Biblioteques San Frontiers

November 22, 2009

Is it my imagination or are libraries getting modeled on big bookstores like Borders and Barnes & Nobles?

See below the re-model of the Squirrel Hill Branch of the Pittsburgh Public Library.

 

Squirrel Hill Branch--Pittsburgh Public Library

 

 

I propose a movement against this. Call it Biblioteques San Frontiers (“Libraries Without Borders”), because the pun is too tempting. If anyone reading this has similar photos of libraries that have adopted this Borders/Barnes & Nobles aesthetic, please post them below in the comment box.

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posted by Caroline Picard

bill_gates

Marginal Notion #33567934 : Imitation Tofu

Made from a blend of flavorless meats, Imitation Tofu uses meat products to recreate the delectable taste of soy products. HIGH PROTEIN body builders will love.

Marginal Notion #33567935: Hurricane Buster

Why not control the weather? With this device you can prevent any and all hurricanes by placing a cool current in the bottom of the sea. Comes with a James-Bond-Villian lair off the coast of Cuba.

***THIS JUST IN: BILL GATES MADE ONE ALREADY. that is. he made a hurricane buster. that guy, I swear. he’s something else.*****

 

  • At the bus stop two kids—probably brothers—wait on their way to summercamp. One is pointing out all the buildings within sight that have turrets or are otherwise over 2 stories with odd protrusions, saying, “that one too; and that one; and this one over here; and yeah that one too…” The other kid responds incredulously, “all of those houses are haunted?” “Yes, and we’re very fortunate to live in a neighborhood where we know which houses are haunted. That’s why I think I’m going to stay here when I get married.”
  • At the wrought-iron table of the outdoor seating of a French café two men sit with coffee. One tells the other, exasperated, that he saw in the morning a slight young Asian girl waiting for the bus pull out a Steel Reserve, “big can,” from her coat, take a long drink, and put it back. He then asks, hopefully, “can we blame that on the economy?”

Minutes (San Francisco)

July 10, 2009

 

 

  • At the halfway house at the top of the hill, one recovering who smoked turned to another recovering who smoked, gestured to a third recovering who smoked by himself on the bench in a prostate position with both his hands and arms converging and draped over the crease of his crotch with the cigarette hanging in his mouth and said, “doesn’t he make so much more sense as a tranny?”
  • A gentleman held the door open to an office building for a co-worker who happened to arrive at the same time as him. She looked at him coyly and said “No suit today?” He replied, pleased with himself, “I didn’t know you’d be in at work today.” Secret smiles were had before the elevator.
  • As a man in the wheelchair tried to get off the bus and the ramp of the bus was lowered and the hydraulics of the bus exhaled and the bus kneeled while traffic waited a passenger on the phone said to his quiet mistress “Don’t the handicapped have their own mini-buses for this?”
  • On the 1980’s BBC version of Sherlock Holmes last night, Holmes surprised everyone by falling for a woman named “Irene.”

 

  • At the halfway house at the top of the hill, the residents were holding an impromptu trial in the courtyard. The long bench was filled with chain-smokers, and a tall fence separated the whole scene from the street. As one of the “attorneys” was making his case to the jury, the opposing counsel rubbed his index fingers together and prolonged the word “Shame.” The attorney speaking turned to the bench, and said “let the record show that Dwayne made ‘shame sticks’.”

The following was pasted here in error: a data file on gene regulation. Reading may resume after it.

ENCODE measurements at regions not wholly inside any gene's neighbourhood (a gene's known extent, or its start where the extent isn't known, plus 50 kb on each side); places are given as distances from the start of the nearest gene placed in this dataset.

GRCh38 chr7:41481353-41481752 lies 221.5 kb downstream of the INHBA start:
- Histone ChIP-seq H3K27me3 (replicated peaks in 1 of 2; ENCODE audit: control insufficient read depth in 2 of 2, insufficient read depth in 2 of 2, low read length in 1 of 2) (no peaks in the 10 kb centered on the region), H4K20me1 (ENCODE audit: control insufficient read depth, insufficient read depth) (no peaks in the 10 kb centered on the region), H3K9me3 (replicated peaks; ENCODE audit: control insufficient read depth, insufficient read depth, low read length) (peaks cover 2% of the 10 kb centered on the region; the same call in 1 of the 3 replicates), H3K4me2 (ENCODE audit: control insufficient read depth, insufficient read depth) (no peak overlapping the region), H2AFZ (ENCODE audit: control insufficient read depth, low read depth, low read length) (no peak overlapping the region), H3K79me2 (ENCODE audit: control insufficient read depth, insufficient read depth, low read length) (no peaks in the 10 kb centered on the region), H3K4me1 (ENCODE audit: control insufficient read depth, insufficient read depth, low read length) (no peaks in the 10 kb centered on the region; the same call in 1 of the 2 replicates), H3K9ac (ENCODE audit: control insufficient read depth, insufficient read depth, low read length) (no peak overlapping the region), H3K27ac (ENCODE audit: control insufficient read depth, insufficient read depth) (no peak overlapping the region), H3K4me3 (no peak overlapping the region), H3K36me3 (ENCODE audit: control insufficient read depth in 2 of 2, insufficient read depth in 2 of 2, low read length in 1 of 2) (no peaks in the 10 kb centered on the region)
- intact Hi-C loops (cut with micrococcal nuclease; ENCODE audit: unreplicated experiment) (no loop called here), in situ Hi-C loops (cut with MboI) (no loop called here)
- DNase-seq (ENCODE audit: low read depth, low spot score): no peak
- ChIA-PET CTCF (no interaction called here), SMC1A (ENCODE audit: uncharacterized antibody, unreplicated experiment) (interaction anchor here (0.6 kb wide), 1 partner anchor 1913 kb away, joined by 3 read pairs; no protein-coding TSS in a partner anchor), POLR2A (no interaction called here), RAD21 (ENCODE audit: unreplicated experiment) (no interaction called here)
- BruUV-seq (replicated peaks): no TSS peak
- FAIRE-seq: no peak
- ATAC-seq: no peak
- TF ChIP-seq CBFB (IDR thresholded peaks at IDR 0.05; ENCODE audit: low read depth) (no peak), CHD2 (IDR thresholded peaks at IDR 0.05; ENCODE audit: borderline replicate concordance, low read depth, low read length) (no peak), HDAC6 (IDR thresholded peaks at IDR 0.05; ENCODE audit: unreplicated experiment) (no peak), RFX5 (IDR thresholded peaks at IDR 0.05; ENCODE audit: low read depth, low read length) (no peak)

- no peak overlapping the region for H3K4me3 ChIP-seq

• On the street, one man saw another man who looked similar. Similar height, similar built, similar features. So the first man followed the second. He went out of his way by several blocks to get a sense of how people view him when he walks.
  • The second man knew he was being followed after two blocks, because he was paranoid and had just come off of 6th Street. He thinks most people are following him, and on the street he is usually technically correct, but this time he actually correct. The second man added half high steps and backward walks to his usual forward gait.
  • Two homeless men were swapping clothes on a sidestreet, because there are no alleys in San Francisco. One was a head taller than the other, but they both seemed relieved to be donning fresh clothes.
  • Six sailors stood around on leave giving directions to a young Hispanic woman. The young sailors relished in the casual nature of civilian life, where talking to a pretty lady can be non-sexual and non-hierarchical. Everyone walked away from the interaction pleased with the outcome.

 

• At the halfway house at the top of the hill, two men argued about the mindset of topography. One was sick of the other calling the area at the bottom of Hayes Street, the “Hayes Valley.” He screamed that it’s at the bottom of the hill, it’s not a valley. He pointed out that not every time you go down a hill do you descend into a valley. He finished with the fact that you never go back up a hill on the other side, so it doesn’t even feel like a proper symmetrical valley. One of the smokers watching turned to his friend and said, “The Shenandoa, now that’s a valley.”

• A 6-year old at the bus stop with his young mother was doing the moonwalk.

• At the coffee-stall, the kids were exchanging 4th of July stories. One loudly declared that he developed a new invention that was going to “revolutionize things.” He told everyone there the nature of his invention, but one by one and mouth to ear to make sure that each knew it was a secret.

• A homeless man set up a garage sale on Market Street to clear out some of his excesses.